Harvard didn’t divest from fossil fuels. So what does its ‘net-zero’ pledge mean?
In the lead-up to Earth Day, two wealthy, world-renowned universities made historic decisions about their relationships with fossil fuel companies and commitments to tackling climate change. Oxford passed a motion to divest its endowment from fossil fuels. Harvard, meanwhile, decided to skirt divestment in favor of a plan to “set the Harvard endowment on a path to achieve net-zero greenhouse gas (GHG) emissions by 2050.”
Harvard’s announcement was both mildly celebrated and highly criticized by divestment advocates on campus and beyond, who have put increased pressure on the administration to divest over the last six months. In November, student activists joined their counterparts at Yale to storm the field in protest at the annual Harvard-Yale football game, disrupting the match for more than an hour. In February, the Faculty of Arts and Sciences voted 179-20 in favor of a resolution asking the school to stop investing in companies that are developing new fossil fuel reserves. And a student and alumni climate group collected enough signatures earlier this year to nominate five candidates to the university’s Board of Overseers, which has a say in who manages the endowment, which was valued at $40.9 billion last year.
In a letter explaining the net-zero portfolio plan to faculty, University President Lawrence Bacow said that divestment “paints with too broad a brush” and vowed to work with fossil fuel companies rather than demonize them. “The strategy we plan to pursue focuses on reducing the demand for fossil fuels, not just the supply,” Bacow wrote. The school says its commitment matches the decarbonization timeline set by the Paris Agreement — but it’s not yet clear what it will entail, and whether the school will be able to fulfill it.
Net-zero emissions promises can mean different things, and in many cases, the entities making the promises haven’t figured out how to make good on them. BP’s net-zero pledge accounts for the emissions from some, but not all, of the fossil fuel products it sells to the world, also known as its scope 3 emissions. Repsol, one of the first oil and gas majors to announce a net-zero target, has a plan that relies on technologies like carbon capture that the company has admitted aren’t viable yet. Even entities with more ambitious and transparent plans, like New York State, haven’t stopped letting utilities invest hundreds of millions in new natural gas infrastructure.
Despite these discrepancies, the concept of achieving net-zero for a company that sells products or a state that consumes energy is relatively tangible: They can invest in renewables, incentivize energy efficiency programs and electrification, try to pull carbon out of the atmosphere. But how do you reduce — or even measure — the carbon footprint of an endowment, which in Harvard’s case is made up of more than 13,000 different funds?
“I think the idea is, at the end of the day, all the companies in the portfolio would be net-zero,” said Georges Dyer, executive director of the Intentional Endowments Network, a nonprofit that helps endowed institutions make their investments more sustainable. While he doesn’t advocate for or against divestment or any other specific strategy, Dyer pointed out that Harvard’s net-zero target has the potential to address the climate crisis across the whole economy, including real estate and natural resources, and not just the fossil fuel sector.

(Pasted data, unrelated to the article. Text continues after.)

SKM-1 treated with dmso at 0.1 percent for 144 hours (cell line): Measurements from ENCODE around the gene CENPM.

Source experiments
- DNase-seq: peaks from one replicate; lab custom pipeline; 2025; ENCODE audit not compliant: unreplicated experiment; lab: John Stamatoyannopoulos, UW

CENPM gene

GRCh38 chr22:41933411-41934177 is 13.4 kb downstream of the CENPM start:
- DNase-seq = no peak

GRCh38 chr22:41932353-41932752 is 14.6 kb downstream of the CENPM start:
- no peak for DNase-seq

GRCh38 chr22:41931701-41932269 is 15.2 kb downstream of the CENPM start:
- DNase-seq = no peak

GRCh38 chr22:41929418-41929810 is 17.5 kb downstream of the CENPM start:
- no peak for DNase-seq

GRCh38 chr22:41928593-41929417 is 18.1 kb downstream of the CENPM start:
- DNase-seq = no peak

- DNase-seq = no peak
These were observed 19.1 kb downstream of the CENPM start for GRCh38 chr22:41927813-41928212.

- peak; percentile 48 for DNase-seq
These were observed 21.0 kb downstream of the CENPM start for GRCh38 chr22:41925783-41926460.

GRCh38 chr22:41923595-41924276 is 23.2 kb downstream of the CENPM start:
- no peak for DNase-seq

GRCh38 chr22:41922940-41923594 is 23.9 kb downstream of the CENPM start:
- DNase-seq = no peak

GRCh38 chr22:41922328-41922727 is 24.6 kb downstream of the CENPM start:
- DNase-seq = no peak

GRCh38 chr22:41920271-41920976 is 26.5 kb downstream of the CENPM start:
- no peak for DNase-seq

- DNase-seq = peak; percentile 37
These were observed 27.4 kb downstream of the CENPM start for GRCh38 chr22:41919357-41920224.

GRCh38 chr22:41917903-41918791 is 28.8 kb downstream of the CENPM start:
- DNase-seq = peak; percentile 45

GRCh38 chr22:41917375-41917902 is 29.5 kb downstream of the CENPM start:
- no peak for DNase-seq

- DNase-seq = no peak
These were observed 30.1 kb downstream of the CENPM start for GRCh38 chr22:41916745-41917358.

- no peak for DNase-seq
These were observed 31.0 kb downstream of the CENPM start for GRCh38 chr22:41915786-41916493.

A net-zero portfolio won’t be as simple as only investing in companies with net-zero pledges, since different companies have different definitions of net-zero. Indeed, in his letter to faculty, Bacow admitted that Harvard was not yet sure how it would measure or reduce the endowment’s footprint, explaining the plan would require “developing sophisticated new methods” for both. In a statement shared with Grist, the Harvard Management Company, which manages the endowment, said it would work to “understand and influence” each company’s “exposure to, and planned mitigation of, climate-related risks.” It plans to develop interim emissions targets to ensure success.
Harvard isn’t alone in trying to figure this out. The Net-Zero Asset Owner Alliance is a group of institutional investors that was formed at the United Nations Climate Summit last fall. Its members have committed to net-zero investment portfolios by 2050, promising to set interim emissions targets in five-year increments and to issue progress reports along the way. But the group is still looking for answers on how to actually accomplish these goals.
In vowing to work with fossil fuel companies, Harvard’s commitment relies, to a certain degree, on shareholder engagement, a strategy that has seen mixed results thus far. Timothy Smith, director of ESG (environmental, social, and governance) shareowner engagement at Boston Walden Trust, an investing firm, told Grist that investors have made real gains in changing companies’ behavior, attitudes, and policies around climate. He pointed to companies like BP that have not only set net-zero targets but also said they will withdraw from trade associations that have lobbied against climate policy.